Figure 1 Risk layering and misalignment of priorities in conservation finance (adapted from Smith et al., 2022)
However, the critical ingredient for successful blended finance transactions is the potential for viable revenue streams to pay back the return-seeking capital – highlighting the importance of developing sustainable business models for biodiversity conservation projects. One real-life example of this is tourism, which can be leveraged to finance protected areas by implementing models of nature-based tourism – already a successful approach in Botswana, India, Kenya, and South Africa, which has contributed to both economic growth and biodiversity conservation (Ben Jebli et al., 2019; Twining–Ward et al., 2018).
Biodiversity Investments: The Path to Prosperity and Preservation
It’s therefore clear that private investors can also have a role to play to bridge the biodiversity funding gap and drive innovation in biodiversity finance. It’s great business too: investing USD 45 bn per year towards biodiversity conservation could generate a return of USD 4.5 tn in new economic activity (UNEP, 2019). Biodiversity investments can generate substantial returns, both in terms of financial gains and positive environmental impacts. Going back to our sustainable wildlife tourism as an example, it has been shown to provide economic benefits to local communities and generate government revenues, all the while contributing to conservation efforts. And there is a plethora of business models that are applicable around projected areas and conservation projects, offering as many alternative Net Present Values, or NPV (in other words, tomorrow’s ROI adjusted to today’s investment, based on the value return of the risk taken by the investor); interestingly, carbon credits alone, while being the most widespread “business model” for nature-based solutions, are starting to be disproven as an impactful and rewarding structure.
Figure 2 NPV potential (USD/acre) across multiple business strategies for private land (adapted from Goldstein et al., 2006, standard error (5%) applied)
There are also potential environment social governance (ESG) and regulatory risks down the road, for all direct and indirect investors and facilitators (looking at you, insurance). For example, the EU has proposed the Nature Restoration Law, recognising that “Every €1 invested into nature restoration adds €8 to €38 in benefits”, putting biodiversity at the same commitment level as carbon emissions (European Commission, 2023). This is in direct relation to the still–recent international agreement to implement the Kunming-Montreal Global Biodiversity Framework from COP15 (European Commission, n.d.), resulting in a surge in country-level targets and financing schemes for biodiversity. You can track EU-level biodiversity strategy actions on the European Commission’s dedicated tracker.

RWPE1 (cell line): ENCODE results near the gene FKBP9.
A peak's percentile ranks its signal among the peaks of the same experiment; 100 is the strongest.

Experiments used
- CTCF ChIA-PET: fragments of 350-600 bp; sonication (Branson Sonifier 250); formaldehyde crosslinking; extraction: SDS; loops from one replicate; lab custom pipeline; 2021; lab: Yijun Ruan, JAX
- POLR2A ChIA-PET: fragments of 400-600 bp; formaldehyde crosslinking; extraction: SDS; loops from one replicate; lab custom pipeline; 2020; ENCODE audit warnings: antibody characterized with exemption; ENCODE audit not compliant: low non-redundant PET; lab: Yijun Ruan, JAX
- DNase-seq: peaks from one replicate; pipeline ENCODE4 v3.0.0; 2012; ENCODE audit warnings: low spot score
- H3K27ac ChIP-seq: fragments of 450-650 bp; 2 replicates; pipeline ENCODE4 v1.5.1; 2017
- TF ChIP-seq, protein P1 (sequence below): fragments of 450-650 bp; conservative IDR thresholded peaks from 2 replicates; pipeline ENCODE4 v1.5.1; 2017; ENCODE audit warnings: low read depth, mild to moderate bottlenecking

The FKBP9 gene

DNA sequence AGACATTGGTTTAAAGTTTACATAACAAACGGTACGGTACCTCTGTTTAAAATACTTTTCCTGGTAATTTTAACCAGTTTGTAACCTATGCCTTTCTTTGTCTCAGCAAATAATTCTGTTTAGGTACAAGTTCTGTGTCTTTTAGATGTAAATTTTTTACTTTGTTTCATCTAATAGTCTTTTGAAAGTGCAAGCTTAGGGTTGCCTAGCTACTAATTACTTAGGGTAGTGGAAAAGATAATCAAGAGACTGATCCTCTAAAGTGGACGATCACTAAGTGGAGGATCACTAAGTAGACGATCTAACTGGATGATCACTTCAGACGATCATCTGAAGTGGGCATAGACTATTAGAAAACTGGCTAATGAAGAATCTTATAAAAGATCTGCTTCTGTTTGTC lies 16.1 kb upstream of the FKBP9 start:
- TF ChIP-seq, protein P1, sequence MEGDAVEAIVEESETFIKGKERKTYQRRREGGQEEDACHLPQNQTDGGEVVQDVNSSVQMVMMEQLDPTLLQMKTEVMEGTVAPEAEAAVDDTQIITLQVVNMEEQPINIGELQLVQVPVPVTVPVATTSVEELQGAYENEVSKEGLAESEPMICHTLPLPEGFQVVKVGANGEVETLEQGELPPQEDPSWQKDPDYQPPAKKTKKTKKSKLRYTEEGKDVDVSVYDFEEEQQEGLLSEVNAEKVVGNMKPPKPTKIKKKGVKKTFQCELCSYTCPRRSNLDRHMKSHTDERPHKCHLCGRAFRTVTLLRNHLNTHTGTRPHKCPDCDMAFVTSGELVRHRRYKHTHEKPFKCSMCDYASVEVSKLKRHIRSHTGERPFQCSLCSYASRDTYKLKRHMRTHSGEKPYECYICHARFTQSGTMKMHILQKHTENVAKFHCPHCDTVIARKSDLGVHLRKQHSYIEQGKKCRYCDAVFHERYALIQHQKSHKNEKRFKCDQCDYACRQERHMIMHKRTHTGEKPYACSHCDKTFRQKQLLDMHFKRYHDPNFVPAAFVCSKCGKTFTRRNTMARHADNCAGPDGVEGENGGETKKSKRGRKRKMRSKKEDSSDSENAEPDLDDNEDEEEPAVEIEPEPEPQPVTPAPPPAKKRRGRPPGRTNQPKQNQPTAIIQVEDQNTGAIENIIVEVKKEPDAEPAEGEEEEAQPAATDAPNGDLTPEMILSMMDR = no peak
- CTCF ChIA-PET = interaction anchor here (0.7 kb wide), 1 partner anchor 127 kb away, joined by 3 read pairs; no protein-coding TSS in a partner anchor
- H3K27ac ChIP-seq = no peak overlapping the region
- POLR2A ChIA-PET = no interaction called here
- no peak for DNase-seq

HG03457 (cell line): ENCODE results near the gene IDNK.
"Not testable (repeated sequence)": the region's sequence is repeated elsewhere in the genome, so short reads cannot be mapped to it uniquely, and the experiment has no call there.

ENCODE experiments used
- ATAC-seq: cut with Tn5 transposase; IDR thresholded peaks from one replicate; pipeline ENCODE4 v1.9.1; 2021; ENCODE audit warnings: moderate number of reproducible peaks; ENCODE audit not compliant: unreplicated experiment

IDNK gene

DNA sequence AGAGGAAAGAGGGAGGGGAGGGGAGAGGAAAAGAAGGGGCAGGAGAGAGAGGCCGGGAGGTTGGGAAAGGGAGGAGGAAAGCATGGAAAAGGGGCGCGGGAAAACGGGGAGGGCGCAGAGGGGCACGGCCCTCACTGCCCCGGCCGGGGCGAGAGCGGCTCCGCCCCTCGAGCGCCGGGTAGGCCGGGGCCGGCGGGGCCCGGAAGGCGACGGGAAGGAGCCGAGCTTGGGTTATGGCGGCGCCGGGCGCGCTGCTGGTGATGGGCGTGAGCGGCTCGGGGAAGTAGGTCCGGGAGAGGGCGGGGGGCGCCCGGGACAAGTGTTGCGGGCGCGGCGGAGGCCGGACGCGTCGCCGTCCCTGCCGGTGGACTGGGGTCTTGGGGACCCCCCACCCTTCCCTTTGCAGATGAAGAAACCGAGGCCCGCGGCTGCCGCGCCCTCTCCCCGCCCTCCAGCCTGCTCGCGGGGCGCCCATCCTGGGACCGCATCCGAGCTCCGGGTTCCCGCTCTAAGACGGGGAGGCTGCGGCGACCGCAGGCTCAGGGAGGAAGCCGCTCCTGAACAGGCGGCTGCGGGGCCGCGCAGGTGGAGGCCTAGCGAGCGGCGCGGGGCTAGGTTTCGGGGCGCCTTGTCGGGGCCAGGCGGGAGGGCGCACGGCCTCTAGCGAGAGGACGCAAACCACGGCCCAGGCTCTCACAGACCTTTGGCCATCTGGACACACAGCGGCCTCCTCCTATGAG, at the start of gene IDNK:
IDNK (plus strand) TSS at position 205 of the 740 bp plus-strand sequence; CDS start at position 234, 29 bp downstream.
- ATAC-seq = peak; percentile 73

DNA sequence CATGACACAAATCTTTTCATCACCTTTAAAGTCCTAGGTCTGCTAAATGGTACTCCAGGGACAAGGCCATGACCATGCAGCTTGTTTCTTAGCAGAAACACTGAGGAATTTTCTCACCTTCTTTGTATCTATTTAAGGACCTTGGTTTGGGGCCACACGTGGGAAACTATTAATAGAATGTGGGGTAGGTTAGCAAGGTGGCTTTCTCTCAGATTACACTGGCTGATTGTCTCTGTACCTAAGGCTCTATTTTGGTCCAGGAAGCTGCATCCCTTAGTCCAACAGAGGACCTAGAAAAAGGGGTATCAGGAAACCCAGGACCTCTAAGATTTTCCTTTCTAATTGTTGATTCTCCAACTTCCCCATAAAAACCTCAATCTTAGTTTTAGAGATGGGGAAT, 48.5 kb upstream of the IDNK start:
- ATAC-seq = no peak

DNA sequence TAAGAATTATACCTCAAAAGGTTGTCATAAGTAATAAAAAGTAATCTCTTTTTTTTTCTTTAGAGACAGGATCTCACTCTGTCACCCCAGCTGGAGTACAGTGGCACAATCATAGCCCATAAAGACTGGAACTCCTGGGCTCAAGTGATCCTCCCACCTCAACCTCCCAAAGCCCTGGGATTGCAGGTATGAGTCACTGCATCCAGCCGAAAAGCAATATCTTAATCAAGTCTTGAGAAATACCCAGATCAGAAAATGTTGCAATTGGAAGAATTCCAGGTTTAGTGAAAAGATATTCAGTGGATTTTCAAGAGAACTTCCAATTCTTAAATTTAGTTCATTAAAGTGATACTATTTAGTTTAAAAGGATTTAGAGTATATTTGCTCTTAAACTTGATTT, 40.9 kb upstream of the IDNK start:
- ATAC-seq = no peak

Figure 3 Antagonisms between conservation and financial investor outcomes (adapted from Kedward et al., 2023)
Of course, public bodies play a pivotal role in biodiversity finance thanks to their impact through incentives and clear regulatory frameworks, together promoting transparency and accountability. Historically, oversight mechanisms have been driven by private sector initiatives, leading to conflicts of interest and instances of ‘greenwashing’ – which now demonstrates that a proactive oversight role for public bodies is needed to ensure robust ecological outcomes. It’s in their interest: The economic case for public conservation funding remains strong, with the gains in economic welfare from biodiversity protection likely outweighing the costs of public intervention, while the creation of green jobs can generate political legitimacy for increased public spending on conservation. As adverse environmental trends increasingly affect our productive systems, there have been growing calls for ambitious mission-driven public policy, such as ‘Green New Deals’. These initiatives underscore the importance of a strong partnership between public bodies and private investors in financing biodiversity projects. In the context of blended finance, public bodies can play a crucial role in ‘de-risking’ conservation projects. However, such de-risking may represent an overly expensive use of government investment capacity; effective public oversight is therefore needed to ensure that these mechanisms are cost-effective and genuinely contribute to biodiversity conservation, rather than primarily serving as revenue streams for private actors.
Caring for biodiversity requires a shared understanding, financial mechanisms akin to pet insurance, the involvement of private investors, and a focus on both risk mitigation and opportunity exploitation. By adopting these strategies, we can ensure that biodiversity, like our pet cat’s health, receives the investment it needs to thrive. Now, it may look like we’re calling for an all-out capitalist approach to biodiversity conservation; however, the focus is on sustainability: Prioritising conservation investment based on the return on investment has shown to protect between 32% and 69% more species and up to three times more distinct vertebrate species, compared to other priority-setting approaches.